One decade after the invention of the first social networks one could say that digital platforms are now part of one´s skin. All of us log into Facebook everyday, browse some pictures at Pinterest, see what´s up in twitter, and look for a daily dosis of beauty while surfing Instragram. Let´s face it, we live in the midst of digital platforms now, using them for work, socialization, news and warmth. Digital Platforms are the new technologies of subjectivity of human beings, as with each day going by, we find ourselves more swallowed, ingrained, embedded in these.
How are businesses dealing with the new digital platforms ? Some organisations have been burying their heads in the sand and ignoring the new platforms. This is to their peril. What is meant by the “new platforms”? This includes Facebook, Skype, Buzzfeed, Vice Media, Bitcoin and others, according to Greg Satell of Digital Tonto (2015).
Social media has been particularly problematic for some businesses which initially banned its use thinking that employees would just sit around being social all day, rather than considering the potential that could be achieved from leveraging such platforms for business. Indeed, at the start the benefits for business were not conceived of, yet, the benefits of these communication platforms for organisations can be tremendous. These days social media is so much more than just a tool for connecting with friends. It can also be a source for actually making connections and getting appraised of the most important and relevant news stories in any given subject area. It is argued that serious journalists also did not wake up quickly to the benefits of new platforms Satell states:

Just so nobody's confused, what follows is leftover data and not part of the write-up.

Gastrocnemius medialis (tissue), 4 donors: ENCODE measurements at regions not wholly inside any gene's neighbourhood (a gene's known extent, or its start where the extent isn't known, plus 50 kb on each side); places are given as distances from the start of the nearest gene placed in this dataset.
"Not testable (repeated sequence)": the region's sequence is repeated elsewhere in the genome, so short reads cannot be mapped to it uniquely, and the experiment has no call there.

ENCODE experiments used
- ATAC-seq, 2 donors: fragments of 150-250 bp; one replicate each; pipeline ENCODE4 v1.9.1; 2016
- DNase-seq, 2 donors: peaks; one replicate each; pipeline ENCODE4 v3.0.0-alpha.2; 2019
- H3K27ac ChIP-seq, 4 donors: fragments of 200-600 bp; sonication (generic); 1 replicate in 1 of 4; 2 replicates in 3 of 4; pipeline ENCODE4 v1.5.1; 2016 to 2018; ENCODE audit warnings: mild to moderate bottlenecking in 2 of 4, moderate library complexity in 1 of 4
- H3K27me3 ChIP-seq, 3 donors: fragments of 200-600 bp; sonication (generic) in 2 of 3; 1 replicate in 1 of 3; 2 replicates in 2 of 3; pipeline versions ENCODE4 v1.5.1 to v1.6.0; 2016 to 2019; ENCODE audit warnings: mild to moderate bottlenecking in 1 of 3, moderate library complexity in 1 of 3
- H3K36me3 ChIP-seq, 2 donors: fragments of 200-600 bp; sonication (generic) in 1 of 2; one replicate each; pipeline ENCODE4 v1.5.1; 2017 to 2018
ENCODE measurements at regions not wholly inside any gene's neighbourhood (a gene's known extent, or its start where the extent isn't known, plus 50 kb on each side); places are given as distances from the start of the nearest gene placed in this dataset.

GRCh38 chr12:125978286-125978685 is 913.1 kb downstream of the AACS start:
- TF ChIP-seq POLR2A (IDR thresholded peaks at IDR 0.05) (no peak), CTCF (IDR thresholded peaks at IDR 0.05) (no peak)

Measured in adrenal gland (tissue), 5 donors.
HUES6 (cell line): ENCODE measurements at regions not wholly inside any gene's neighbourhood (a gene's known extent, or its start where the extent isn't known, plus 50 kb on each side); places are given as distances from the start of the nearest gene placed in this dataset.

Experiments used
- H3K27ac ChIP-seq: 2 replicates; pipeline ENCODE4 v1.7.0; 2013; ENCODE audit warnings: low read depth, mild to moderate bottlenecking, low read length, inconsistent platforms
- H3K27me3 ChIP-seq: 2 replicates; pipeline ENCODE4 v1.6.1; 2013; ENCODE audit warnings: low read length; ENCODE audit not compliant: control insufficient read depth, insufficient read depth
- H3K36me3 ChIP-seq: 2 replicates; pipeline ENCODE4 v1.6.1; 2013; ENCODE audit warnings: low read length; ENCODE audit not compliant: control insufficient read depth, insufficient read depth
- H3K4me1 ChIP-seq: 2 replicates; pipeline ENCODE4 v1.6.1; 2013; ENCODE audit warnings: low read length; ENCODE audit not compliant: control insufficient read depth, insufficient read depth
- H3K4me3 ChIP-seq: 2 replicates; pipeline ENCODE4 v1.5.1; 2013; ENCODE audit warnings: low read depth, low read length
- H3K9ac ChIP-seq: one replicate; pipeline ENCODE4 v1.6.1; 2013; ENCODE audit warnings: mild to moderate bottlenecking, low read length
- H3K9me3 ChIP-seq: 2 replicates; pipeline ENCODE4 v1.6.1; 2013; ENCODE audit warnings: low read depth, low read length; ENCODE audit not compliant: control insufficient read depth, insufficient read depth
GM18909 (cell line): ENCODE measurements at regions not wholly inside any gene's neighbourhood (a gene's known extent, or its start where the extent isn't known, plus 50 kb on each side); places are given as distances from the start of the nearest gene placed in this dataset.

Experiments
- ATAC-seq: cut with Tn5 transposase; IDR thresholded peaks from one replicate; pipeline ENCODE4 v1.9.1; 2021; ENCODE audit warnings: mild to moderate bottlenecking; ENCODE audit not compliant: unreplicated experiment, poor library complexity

“Many people in journalism don’t take Buzzfeed and Vice Media seriously, because they built their platforms on list articles, viral tricks and sometimes salacious stories.”
And yet now Buzzfeed and Vice Media have tremendous power, despite their early start that was focused on gaining an audience ahead of offering up ground breaking and innovative stories. Yet now these platforms have tremendous audiences and they publish quirky stories that have a widespread appeal in an audience of millennials. Buzzfeed’s approach was based on content sharing, an essential skill in a digital age. The goal of Vice Media is explained to be making good content, having as many people see it as possible and then making enough money so that more great content can be produced. When you think about it, it doesn’t sound that much different to the goals of a newspaper or magazine. And yet, serious journalists have steered clear. But now these journalism platforms are starting to move into more serious journalism themselves. It is questionable where this may leave the sneering journalists. After all, these platforms now have their own extremely well respected journalists. At the same time, traditional news platforms have failed to catch on and are struggling to survive.